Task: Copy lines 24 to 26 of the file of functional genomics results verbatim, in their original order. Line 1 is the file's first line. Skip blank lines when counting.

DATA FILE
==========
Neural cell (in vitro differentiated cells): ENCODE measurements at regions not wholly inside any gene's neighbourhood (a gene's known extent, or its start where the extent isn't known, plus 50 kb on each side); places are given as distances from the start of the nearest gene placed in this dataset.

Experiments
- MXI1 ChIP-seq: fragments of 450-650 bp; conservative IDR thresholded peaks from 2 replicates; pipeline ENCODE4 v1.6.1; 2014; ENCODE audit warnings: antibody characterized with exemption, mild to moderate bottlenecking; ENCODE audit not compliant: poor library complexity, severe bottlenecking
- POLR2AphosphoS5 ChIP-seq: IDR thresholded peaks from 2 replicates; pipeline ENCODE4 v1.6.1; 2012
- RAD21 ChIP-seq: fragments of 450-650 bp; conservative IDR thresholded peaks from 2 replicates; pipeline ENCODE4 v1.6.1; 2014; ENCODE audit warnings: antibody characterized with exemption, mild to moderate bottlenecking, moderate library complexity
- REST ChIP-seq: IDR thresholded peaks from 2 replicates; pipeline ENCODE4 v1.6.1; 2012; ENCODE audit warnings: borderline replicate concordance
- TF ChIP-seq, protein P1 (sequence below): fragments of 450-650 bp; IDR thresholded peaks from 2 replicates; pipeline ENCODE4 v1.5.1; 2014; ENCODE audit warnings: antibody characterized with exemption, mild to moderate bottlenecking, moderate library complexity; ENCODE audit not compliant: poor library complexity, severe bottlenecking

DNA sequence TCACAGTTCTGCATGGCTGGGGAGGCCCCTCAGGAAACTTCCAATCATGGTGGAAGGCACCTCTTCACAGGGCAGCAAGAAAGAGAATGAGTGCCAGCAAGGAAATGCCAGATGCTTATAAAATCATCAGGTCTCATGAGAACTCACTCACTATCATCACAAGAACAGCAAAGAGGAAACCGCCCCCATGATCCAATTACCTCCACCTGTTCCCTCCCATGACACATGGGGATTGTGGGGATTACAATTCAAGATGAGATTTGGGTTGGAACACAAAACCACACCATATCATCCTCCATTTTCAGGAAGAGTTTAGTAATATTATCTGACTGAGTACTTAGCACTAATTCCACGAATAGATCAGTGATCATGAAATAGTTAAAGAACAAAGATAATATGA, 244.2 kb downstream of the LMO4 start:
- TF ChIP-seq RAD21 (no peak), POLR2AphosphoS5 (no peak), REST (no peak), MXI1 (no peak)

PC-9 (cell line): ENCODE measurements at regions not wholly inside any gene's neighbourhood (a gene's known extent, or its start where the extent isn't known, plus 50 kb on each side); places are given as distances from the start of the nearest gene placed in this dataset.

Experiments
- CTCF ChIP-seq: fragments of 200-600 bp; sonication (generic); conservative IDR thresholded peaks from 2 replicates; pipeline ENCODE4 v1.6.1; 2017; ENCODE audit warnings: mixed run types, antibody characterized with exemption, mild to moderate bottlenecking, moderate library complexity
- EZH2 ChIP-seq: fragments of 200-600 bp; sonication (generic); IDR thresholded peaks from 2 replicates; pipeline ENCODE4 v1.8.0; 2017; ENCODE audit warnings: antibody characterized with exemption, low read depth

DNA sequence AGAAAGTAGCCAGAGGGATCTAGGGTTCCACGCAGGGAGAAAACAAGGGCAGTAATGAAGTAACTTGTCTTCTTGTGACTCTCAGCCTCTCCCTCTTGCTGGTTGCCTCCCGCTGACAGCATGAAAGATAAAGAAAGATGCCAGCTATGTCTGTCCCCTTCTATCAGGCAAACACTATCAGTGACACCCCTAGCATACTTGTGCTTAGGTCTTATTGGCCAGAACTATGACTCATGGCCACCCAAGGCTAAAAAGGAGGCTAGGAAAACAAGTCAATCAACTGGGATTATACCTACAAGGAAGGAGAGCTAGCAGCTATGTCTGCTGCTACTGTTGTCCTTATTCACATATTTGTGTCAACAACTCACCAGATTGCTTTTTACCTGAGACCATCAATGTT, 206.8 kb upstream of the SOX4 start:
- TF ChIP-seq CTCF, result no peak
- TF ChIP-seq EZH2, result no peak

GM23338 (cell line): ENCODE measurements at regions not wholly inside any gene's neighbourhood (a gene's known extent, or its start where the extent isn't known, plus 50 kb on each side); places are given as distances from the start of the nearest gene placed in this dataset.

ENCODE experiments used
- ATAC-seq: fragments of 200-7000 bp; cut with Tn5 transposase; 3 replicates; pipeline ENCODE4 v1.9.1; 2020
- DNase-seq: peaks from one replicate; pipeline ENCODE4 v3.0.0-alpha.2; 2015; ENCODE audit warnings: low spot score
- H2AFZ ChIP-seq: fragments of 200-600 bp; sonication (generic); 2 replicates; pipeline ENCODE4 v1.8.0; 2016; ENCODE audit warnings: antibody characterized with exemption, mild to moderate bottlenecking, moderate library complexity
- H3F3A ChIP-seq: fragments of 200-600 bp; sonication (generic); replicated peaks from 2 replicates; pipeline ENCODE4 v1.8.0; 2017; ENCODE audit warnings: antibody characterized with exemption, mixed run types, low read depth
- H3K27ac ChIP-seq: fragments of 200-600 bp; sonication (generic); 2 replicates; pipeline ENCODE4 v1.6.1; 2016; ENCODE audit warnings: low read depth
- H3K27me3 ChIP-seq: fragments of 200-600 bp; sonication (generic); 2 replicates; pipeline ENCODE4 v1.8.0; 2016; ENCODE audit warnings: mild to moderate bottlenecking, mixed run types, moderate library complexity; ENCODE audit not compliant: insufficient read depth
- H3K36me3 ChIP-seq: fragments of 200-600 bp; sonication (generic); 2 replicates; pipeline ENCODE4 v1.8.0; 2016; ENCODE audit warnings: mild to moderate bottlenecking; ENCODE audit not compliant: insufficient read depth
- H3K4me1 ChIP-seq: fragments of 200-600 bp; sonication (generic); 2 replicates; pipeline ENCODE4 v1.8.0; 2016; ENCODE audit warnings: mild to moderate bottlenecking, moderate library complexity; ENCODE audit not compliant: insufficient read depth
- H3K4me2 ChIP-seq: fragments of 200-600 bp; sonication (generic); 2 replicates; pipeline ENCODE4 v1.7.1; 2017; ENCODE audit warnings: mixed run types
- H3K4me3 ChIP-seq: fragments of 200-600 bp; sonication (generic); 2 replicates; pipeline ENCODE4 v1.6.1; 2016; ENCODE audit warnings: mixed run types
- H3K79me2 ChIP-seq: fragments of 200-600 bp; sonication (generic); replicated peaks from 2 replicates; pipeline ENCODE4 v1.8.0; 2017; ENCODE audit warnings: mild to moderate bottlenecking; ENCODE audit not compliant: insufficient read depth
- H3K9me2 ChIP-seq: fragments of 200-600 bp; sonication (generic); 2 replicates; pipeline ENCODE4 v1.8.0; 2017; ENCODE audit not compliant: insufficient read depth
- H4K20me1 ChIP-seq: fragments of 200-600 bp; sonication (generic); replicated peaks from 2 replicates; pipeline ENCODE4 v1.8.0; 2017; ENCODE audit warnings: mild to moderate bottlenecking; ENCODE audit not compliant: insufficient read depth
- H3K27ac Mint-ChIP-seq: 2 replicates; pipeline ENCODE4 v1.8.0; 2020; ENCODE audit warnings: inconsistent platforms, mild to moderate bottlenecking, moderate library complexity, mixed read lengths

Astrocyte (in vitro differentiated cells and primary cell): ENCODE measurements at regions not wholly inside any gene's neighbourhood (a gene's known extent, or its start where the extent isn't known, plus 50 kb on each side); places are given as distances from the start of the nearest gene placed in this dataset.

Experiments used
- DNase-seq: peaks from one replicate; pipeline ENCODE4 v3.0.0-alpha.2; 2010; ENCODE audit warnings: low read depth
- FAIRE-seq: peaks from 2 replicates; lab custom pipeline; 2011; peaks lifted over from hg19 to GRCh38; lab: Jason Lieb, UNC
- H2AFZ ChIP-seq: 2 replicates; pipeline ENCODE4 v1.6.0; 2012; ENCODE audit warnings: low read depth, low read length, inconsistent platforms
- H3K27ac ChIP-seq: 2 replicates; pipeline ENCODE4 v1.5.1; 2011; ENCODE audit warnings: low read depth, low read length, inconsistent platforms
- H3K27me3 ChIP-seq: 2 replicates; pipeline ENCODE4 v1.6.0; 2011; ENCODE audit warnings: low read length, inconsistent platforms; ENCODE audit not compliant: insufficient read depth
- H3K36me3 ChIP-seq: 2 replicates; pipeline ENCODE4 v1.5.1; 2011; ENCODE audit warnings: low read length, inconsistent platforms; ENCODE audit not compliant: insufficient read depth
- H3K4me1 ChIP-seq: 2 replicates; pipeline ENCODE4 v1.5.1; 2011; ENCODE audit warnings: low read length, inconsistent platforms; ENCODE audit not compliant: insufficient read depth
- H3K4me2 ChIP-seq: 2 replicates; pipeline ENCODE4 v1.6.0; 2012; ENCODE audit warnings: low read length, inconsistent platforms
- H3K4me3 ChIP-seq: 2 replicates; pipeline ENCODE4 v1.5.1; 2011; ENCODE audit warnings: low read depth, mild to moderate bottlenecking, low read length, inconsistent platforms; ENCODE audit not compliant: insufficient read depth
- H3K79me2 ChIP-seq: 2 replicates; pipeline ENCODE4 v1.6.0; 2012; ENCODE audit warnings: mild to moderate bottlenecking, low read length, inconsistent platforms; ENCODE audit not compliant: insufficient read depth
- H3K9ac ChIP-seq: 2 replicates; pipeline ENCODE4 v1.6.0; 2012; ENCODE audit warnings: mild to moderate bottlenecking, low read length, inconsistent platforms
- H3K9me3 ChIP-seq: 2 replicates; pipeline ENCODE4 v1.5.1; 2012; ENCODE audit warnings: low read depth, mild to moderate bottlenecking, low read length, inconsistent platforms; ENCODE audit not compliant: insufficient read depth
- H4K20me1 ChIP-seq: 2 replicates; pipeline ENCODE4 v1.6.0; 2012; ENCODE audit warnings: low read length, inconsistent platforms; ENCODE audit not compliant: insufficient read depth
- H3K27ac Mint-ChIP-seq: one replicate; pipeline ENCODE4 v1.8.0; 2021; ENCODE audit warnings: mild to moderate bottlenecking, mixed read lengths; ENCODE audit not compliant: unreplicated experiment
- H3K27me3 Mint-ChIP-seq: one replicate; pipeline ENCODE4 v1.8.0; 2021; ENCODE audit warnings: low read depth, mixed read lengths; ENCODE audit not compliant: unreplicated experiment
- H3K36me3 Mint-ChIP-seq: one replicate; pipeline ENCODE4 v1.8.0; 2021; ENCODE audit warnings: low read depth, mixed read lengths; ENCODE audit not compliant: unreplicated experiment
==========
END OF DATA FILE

- H3K27me3 ChIP-seq: fragments of 200-600 bp; sonication (generic); 2 replicates; pipeline ENCODE4 v1.8.0; 2016; ENCODE audit warnings: mild to moderate bottlenecking, mixed run types, moderate library complexity; ENCODE audit not compliant: insufficient read depth
- H3K36me3 ChIP-seq: fragments of 200-600 bp; sonication (generic); 2 replicates; pipeline ENCODE4 v1.8.0; 2016; ENCODE audit warnings: mild to moderate bottlenecking; ENCODE audit not compliant: insufficient read depth
- H3K4me1 ChIP-seq: fragments of 200-600 bp; sonication (generic); 2 replicates; pipeline ENCODE4 v1.8.0; 2016; ENCODE audit warnings: mild to moderate bottlenecking, moderate library complexity; ENCODE audit not compliant: insufficient read depth